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Southern Europe grapples with changing face of tourism -Breaking


© Reuters. On February 26th, 2022, people visited the Parthenon Temple, located atop Acropolis Hill, Athens’s archaeological site. REUTERS/Louiza Vradi


Karolina Tagaris

CORFU (Greece) – Dimitris Diavatis was crushed by one bill of electricity. He had high hopes for his Greek summer resort to bounce back from the pandemic. Even with thousands of bookings.

He paid more than twice what he had spent last year, when the hotel wasn’t even opened. The irony that followed two slow summers was evident to him. “We won’t be making a profit in good years,” he stated. It will be swallowed up by inflation.

Greece – like the other tourism-dependent economies on the euro zone’s Mediterranean fringe – is seeing signs of a much-needed recovery in visitor numbers in 2022 after two largely lost years. Like in Spain and Portugal, this sector contributes significantly to government revenues.

The pandemic is changing the landscape of tourism in the entire region. Inflation and higher fuel prices were already problems for hotels, which will be worsened by a new energy price rise in response to Russia’s invasion.

The dislocation of labour markets caused by COVID-19 has left entrenched staffing shortages, while Italian tourist officials concede that pandemic-era holidaying – with its emphasis on hygiene, cleanliness and space – is a big challenge for its ageing infrastructure.

According to government and industry officials, revenues in Greece will be 80-90% higher than the record of 2019, which saw 33 million tourists bring in 18 billion euros, or a fifth, of national output.

However, a boom season won’t offer any relief to businesses that have been struggling since 2018 after a decade of financial difficulties. The pandemic brought global travel to an abrupt halt in 2018, two years after they had emerged from the same financial crisis.

The problem of rising gas, electricity and gas prices is so acute that Yiannis Retsos (president of SETE), wrote in January to ministers urging them for financial assistance. He stated it was impossible for hotels year round to cover their expenses, particularly after winter.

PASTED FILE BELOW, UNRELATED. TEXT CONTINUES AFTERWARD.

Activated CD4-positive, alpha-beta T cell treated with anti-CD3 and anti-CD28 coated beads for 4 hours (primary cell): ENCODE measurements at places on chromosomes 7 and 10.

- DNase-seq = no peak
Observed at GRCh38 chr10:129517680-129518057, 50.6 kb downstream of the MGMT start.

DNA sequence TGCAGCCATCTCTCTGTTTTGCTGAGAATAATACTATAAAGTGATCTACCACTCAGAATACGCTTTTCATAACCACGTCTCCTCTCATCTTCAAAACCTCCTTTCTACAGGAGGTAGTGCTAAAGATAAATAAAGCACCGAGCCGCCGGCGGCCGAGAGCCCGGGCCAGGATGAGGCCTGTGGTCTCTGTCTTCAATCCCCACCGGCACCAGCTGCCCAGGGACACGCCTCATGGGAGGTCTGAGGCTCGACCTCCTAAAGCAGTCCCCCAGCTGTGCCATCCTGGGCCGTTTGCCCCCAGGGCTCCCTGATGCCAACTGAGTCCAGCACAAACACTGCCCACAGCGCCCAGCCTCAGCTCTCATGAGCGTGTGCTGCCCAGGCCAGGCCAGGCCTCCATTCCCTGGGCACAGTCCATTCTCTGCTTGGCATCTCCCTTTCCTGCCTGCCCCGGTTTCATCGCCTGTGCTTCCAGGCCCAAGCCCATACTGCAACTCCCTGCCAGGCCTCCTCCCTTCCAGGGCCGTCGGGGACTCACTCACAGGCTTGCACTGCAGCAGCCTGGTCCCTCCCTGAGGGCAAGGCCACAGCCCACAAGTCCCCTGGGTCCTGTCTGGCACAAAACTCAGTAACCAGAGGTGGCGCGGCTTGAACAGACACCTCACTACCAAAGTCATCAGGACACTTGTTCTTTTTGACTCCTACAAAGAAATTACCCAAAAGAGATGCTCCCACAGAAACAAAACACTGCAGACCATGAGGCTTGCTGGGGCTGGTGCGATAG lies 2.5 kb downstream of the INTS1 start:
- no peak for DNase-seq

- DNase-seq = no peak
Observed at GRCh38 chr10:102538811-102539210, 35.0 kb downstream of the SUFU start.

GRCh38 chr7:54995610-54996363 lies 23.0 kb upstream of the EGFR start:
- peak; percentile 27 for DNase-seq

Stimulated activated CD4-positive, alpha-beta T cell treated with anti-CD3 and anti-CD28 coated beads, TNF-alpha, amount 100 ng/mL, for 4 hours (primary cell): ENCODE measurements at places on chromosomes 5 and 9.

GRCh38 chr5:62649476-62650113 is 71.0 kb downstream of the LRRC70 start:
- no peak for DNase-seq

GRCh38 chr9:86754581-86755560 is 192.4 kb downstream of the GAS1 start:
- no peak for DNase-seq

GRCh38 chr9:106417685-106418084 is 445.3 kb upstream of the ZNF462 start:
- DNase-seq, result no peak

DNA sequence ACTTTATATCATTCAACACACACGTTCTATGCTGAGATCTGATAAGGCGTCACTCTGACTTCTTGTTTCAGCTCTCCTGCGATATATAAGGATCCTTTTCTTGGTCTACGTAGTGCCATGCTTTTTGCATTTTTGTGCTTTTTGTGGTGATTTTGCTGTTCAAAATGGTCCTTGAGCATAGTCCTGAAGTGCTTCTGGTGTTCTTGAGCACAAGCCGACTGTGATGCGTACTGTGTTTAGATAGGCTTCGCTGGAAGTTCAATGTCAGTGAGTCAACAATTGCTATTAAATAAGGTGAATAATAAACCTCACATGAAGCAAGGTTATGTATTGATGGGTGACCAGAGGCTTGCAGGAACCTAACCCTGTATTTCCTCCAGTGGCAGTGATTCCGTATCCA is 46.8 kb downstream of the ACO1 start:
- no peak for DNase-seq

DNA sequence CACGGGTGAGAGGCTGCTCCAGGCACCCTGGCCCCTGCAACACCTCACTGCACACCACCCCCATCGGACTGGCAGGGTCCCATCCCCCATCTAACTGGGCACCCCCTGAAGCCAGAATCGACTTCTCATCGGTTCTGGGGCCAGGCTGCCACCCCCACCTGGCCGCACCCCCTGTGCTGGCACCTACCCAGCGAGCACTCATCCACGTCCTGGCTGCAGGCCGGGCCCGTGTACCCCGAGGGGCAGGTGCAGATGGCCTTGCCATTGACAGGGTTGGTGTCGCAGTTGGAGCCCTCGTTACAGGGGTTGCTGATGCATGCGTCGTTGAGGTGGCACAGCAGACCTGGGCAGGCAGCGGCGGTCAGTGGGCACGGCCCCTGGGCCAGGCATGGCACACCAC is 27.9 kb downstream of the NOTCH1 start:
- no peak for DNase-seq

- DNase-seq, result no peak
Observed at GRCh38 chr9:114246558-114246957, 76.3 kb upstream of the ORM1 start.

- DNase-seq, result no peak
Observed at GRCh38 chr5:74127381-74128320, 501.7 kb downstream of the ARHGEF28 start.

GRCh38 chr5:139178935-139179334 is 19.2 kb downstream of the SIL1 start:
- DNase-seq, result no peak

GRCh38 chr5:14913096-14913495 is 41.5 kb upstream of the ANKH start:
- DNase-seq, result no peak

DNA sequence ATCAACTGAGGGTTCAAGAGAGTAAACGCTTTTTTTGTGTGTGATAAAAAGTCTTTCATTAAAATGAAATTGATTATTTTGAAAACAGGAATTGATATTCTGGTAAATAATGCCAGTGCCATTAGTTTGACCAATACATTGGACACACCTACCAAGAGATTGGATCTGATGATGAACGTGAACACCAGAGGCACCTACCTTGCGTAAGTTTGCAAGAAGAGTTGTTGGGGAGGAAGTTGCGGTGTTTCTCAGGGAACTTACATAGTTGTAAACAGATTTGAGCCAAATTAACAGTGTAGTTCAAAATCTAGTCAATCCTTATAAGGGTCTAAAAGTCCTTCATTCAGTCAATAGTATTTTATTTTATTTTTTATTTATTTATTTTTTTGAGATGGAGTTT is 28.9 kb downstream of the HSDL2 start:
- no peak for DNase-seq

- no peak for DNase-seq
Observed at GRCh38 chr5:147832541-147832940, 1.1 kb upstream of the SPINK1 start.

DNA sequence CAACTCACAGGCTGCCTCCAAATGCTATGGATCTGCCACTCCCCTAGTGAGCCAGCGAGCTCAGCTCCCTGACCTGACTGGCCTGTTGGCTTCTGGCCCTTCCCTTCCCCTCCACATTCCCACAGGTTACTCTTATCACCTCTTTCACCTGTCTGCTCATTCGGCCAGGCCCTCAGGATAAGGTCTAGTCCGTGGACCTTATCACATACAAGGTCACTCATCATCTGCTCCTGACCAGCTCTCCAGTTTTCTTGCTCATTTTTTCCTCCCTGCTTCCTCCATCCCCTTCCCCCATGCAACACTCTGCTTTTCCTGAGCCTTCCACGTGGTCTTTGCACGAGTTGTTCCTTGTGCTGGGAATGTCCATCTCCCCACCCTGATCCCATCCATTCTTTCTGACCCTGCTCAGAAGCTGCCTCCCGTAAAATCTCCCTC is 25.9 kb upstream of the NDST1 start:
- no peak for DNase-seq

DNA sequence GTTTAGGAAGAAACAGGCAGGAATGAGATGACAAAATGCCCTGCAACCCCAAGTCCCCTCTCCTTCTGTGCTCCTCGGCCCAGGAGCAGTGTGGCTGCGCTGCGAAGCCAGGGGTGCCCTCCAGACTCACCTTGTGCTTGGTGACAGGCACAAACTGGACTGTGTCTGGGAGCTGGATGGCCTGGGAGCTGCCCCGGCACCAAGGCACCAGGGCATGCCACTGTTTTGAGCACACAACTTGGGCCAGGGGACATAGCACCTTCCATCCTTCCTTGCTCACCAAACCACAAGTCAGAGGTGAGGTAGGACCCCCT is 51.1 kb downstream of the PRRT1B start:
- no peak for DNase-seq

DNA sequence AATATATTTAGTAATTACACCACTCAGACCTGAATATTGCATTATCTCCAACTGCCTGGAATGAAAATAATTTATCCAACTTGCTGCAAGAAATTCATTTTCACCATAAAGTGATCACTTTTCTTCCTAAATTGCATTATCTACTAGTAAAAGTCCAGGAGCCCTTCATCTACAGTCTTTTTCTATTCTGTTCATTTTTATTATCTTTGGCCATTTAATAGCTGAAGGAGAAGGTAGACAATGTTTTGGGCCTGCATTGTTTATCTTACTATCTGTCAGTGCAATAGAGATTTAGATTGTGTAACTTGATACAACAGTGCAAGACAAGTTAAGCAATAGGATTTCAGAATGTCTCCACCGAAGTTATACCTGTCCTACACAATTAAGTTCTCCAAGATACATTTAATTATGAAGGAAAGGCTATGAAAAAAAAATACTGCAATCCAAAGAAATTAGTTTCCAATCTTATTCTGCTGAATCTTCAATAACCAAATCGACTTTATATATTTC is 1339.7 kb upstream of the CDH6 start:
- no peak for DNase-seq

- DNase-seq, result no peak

Europe’s southern countries, which are heavily indebted, were waiting for the European Central Bank (ECB) to end the stimulus that had kept their borrowing costs low.

Despite the uncertainty in the outlook for interest rates following the Ukraine conflict, it is critical that the south fringe of the country’s tourism sector get back on track given the impact the conflict has had on the economy.

Retsos, a Greek official speaking one day after Russia’s invasion declared that it was not too soon to assess the impact of the operation on the tourist sector.

Over a week after the conflict began, cancellations have not increased in the entire region.

Russian tourists are only small part of the southern Europe tourism industry. They account for around 2% in Greece’s revenues, and 1% in Portugal’s nightly hotel reservations. Turkey is an attractive destination that’s not part of the European Union.

However, with European gas prices at an all-time high and likely to increase globally, there is concern that the conflict in Greece will worsen already grim prospects, increasing provider costs and reducing guests’ purchasing power.

There is no end to the cost

Babbis Voulgaris from the Corfu hoteliers’ association said that even hotels closed during winter are worried about their ability to bear the additional burden. They had already agreed to prices with tour operators last year.

Diavatis, the resort owner, also has a year-round boutique Hotel and waterpark on the Island.

“This will become a serious crisis,” he stated. It’s not worse than the pandemic, but it is better. At least we are open to discussing. We didn’t lose any money back then. “Now we are heading in the opposite direction.”